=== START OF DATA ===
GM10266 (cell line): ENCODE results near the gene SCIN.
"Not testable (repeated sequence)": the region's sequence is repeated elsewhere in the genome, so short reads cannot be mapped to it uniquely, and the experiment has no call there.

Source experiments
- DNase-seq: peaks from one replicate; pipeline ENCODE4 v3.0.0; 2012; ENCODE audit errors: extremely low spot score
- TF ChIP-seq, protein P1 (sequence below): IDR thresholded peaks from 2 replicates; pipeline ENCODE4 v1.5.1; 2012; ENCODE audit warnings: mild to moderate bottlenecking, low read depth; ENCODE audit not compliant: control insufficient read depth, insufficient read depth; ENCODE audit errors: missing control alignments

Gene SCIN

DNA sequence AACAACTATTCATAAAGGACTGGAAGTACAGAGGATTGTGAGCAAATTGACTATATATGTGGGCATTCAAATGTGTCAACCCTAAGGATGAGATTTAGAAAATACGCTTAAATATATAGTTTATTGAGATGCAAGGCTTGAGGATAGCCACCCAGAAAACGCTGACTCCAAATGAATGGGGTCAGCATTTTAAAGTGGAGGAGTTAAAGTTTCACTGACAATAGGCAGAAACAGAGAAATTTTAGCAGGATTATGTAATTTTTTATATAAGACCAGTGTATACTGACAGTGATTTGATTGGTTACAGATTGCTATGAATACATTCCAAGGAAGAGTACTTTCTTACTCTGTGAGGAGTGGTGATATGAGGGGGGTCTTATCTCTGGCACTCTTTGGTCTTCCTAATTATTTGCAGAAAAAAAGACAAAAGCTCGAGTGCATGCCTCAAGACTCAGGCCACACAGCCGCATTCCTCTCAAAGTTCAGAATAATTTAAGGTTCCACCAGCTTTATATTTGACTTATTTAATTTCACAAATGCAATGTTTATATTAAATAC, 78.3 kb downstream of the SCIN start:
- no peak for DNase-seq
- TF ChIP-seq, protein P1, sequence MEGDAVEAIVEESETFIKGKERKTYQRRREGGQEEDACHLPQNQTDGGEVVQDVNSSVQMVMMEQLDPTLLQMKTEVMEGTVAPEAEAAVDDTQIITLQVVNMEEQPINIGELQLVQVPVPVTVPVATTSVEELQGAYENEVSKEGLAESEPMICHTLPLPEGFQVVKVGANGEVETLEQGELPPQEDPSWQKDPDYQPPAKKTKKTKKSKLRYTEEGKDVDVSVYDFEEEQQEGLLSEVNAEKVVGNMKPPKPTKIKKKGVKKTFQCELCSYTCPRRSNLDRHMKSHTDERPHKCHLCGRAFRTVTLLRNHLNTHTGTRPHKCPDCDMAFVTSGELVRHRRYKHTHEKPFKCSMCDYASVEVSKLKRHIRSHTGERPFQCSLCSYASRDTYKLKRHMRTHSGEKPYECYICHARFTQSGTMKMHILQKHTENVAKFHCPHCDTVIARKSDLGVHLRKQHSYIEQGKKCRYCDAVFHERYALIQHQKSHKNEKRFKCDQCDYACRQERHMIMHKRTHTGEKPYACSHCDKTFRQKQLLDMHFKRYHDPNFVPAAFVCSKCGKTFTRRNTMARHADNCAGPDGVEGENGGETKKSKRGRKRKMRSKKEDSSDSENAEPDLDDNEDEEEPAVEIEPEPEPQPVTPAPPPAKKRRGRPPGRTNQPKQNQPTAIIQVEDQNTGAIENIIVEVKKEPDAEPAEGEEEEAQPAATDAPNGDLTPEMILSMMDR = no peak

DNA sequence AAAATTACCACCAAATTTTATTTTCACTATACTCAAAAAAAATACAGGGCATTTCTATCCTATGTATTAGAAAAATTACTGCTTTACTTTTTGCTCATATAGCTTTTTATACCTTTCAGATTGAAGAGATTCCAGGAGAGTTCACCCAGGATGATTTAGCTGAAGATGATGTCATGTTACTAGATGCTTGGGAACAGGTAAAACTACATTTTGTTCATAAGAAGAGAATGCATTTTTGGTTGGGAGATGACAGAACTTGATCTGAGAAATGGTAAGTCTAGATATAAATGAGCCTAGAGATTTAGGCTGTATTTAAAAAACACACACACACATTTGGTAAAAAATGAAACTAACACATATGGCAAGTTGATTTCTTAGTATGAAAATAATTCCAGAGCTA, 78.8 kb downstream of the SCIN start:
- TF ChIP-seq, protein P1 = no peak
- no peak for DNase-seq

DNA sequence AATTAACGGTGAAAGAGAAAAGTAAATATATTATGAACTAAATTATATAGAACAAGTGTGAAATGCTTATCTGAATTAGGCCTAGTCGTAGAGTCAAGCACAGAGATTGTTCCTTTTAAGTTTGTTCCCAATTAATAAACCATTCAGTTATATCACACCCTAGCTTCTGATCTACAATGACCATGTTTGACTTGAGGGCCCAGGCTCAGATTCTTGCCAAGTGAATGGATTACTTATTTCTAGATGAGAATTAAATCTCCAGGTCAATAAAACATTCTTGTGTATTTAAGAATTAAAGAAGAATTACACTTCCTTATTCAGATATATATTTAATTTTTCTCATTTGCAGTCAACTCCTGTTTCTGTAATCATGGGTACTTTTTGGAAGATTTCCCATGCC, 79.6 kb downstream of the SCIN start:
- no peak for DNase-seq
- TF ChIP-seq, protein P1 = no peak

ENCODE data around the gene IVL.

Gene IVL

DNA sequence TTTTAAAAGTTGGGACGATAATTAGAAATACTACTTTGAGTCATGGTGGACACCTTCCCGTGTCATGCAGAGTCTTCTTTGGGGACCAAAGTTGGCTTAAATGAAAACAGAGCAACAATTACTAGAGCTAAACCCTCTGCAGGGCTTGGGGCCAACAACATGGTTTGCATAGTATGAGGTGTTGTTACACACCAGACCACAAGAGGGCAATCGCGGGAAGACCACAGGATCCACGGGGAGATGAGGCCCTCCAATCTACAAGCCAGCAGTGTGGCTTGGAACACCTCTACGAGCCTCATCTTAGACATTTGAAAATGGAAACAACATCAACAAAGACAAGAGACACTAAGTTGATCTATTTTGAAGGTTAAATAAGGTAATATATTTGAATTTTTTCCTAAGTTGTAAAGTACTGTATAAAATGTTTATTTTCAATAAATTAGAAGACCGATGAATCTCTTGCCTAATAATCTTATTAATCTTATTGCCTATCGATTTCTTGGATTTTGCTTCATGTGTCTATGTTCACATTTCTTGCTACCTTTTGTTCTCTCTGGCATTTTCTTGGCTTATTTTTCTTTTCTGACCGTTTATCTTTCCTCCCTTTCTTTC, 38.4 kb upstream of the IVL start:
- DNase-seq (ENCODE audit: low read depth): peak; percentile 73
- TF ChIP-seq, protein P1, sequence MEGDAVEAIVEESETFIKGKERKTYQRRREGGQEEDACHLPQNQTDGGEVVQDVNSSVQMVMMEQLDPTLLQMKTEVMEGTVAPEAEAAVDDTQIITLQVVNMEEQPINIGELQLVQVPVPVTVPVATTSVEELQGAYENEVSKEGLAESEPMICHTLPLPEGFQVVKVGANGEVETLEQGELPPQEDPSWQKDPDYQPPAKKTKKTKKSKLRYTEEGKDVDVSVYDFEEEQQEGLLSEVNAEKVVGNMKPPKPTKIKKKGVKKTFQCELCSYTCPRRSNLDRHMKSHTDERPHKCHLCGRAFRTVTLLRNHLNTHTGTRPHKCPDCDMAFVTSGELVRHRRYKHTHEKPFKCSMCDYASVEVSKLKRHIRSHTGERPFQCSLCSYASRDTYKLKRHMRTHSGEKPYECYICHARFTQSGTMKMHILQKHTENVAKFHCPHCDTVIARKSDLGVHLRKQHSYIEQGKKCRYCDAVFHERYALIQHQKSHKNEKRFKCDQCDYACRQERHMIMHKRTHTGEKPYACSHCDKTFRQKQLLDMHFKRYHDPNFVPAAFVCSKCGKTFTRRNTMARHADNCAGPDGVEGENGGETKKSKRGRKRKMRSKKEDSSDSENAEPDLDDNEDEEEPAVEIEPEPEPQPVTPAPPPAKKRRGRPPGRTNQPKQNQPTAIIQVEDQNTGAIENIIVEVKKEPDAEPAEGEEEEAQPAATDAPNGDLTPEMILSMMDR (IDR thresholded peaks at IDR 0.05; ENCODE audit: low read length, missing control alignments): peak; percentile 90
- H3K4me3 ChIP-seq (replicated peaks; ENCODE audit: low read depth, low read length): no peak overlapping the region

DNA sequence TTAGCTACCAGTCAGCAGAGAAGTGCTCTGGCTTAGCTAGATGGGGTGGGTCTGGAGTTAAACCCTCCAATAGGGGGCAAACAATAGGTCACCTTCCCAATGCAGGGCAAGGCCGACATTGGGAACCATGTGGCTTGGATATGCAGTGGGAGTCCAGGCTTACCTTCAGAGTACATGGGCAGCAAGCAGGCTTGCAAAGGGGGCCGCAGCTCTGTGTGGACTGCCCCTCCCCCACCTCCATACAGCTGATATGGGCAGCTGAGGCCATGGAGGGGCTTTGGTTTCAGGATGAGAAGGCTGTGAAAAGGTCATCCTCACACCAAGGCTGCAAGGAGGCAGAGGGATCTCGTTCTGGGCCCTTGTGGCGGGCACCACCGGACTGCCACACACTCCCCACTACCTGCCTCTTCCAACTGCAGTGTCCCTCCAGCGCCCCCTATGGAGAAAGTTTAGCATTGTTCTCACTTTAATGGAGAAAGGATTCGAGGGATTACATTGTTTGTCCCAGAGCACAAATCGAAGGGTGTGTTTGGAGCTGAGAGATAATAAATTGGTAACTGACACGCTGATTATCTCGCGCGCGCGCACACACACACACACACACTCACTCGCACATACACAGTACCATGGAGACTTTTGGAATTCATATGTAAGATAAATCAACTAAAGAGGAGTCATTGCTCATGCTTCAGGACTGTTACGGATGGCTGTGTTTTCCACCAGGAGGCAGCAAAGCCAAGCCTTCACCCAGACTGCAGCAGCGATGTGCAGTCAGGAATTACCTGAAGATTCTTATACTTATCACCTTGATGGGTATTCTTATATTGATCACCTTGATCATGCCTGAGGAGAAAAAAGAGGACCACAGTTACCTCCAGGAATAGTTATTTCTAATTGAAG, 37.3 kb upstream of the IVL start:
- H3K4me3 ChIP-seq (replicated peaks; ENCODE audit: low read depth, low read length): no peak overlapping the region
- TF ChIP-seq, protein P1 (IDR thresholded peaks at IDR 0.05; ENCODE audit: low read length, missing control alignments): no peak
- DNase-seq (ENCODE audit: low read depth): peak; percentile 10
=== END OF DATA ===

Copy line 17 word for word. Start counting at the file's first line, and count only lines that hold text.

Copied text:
Gene IVL